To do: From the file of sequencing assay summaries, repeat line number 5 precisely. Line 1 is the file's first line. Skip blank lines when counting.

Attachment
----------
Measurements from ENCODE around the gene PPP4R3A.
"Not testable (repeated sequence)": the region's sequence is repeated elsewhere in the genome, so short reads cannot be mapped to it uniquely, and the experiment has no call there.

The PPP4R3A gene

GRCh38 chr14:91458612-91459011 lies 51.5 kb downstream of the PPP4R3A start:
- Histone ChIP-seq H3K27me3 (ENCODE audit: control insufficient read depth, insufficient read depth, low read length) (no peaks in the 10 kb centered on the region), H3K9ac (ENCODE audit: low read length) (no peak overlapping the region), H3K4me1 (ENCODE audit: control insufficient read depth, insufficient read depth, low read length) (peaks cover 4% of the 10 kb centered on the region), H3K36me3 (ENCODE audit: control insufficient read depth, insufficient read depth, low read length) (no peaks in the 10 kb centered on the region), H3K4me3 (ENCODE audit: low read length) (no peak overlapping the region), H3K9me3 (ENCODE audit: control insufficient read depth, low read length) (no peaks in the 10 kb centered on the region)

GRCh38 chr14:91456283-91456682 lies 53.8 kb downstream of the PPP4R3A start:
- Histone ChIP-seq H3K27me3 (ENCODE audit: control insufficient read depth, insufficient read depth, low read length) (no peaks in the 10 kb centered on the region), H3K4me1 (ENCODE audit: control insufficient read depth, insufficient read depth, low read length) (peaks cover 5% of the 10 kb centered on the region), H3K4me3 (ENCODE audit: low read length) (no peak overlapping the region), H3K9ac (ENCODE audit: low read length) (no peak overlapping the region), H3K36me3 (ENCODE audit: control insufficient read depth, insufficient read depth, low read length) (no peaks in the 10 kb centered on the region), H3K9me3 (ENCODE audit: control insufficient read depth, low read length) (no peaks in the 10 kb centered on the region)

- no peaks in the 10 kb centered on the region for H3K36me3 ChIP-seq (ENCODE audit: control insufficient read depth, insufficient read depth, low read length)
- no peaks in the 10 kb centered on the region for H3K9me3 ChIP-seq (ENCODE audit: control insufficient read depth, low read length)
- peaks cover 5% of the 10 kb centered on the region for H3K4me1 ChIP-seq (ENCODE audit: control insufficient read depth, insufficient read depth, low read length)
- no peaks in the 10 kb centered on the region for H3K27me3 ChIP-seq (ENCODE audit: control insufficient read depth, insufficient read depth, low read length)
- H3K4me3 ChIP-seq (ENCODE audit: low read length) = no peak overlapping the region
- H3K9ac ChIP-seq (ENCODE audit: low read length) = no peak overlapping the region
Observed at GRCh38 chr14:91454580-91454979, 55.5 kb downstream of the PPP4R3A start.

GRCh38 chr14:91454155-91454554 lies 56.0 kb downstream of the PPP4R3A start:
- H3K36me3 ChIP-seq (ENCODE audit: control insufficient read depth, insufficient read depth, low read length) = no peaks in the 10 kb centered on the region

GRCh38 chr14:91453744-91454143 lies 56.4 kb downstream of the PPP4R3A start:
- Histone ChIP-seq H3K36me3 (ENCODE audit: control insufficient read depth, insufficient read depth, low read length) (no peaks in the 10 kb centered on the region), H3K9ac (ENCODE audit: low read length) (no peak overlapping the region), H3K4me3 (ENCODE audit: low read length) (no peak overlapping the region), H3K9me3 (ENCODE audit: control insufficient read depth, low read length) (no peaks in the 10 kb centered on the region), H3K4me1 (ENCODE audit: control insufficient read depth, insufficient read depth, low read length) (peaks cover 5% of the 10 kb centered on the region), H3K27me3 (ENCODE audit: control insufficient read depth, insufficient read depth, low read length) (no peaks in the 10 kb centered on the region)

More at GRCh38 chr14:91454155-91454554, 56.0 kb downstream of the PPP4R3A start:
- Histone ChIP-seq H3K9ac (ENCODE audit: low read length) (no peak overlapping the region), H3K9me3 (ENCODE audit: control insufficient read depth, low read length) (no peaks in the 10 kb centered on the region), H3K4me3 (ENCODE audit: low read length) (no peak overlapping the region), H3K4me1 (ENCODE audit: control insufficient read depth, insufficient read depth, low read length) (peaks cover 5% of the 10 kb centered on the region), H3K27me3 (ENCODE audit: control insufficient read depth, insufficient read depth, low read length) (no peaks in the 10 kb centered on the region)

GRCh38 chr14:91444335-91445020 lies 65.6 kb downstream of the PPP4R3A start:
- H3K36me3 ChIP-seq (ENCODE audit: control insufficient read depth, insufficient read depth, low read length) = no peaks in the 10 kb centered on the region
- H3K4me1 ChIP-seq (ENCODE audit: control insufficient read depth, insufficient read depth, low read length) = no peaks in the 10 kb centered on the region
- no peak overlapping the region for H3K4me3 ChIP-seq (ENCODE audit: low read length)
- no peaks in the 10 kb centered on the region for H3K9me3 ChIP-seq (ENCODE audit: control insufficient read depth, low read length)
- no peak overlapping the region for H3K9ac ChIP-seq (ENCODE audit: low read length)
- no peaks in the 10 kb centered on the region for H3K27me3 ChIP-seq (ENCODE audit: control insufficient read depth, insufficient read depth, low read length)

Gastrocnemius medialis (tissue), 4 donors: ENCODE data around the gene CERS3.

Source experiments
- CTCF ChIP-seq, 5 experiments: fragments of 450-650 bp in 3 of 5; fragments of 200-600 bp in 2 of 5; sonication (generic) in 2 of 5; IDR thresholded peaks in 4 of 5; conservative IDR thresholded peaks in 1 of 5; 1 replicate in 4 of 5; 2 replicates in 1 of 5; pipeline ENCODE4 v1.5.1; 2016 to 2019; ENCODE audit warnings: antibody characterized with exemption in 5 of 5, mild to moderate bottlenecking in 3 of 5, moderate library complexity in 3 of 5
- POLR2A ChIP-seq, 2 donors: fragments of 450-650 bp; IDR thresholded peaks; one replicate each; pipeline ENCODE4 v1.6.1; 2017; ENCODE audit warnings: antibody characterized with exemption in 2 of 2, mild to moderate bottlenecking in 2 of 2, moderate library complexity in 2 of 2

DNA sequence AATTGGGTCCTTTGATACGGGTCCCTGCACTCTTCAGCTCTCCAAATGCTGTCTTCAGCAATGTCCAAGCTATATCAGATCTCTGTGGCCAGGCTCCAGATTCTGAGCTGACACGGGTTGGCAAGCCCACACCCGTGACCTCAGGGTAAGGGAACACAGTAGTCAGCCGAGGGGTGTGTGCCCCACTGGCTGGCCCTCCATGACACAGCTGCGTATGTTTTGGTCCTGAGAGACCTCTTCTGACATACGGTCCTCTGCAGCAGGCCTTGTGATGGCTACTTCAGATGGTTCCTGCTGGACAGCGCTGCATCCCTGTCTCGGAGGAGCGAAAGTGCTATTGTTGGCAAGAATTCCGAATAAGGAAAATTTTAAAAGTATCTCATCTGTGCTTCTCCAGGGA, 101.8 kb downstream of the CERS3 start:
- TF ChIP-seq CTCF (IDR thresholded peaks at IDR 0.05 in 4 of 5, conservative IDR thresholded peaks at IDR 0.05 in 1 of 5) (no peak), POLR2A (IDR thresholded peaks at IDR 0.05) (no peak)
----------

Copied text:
- Histone ChIP-seq H3K27me3 (ENCODE audit: control insufficient read depth, insufficient read depth, low read length) (no peaks in the 10 kb centered on the region), H3K9ac (ENCODE audit: low read length) (no peak overlapping the region), H3K4me1 (ENCODE audit: control insufficient read depth, insufficient read depth, low read length) (peaks cover 4% of the 10 kb centered on the region), H3K36me3 (ENCODE audit: control insufficient read depth, insufficient read depth, low read length) (no peaks in the 10 kb centered on the region), H3K4me3 (ENCODE audit: low read length) (no peak overlapping the region), H3K9me3 (ENCODE audit: control insufficient read depth, low read length) (no peaks in the 10 kb centered on the region)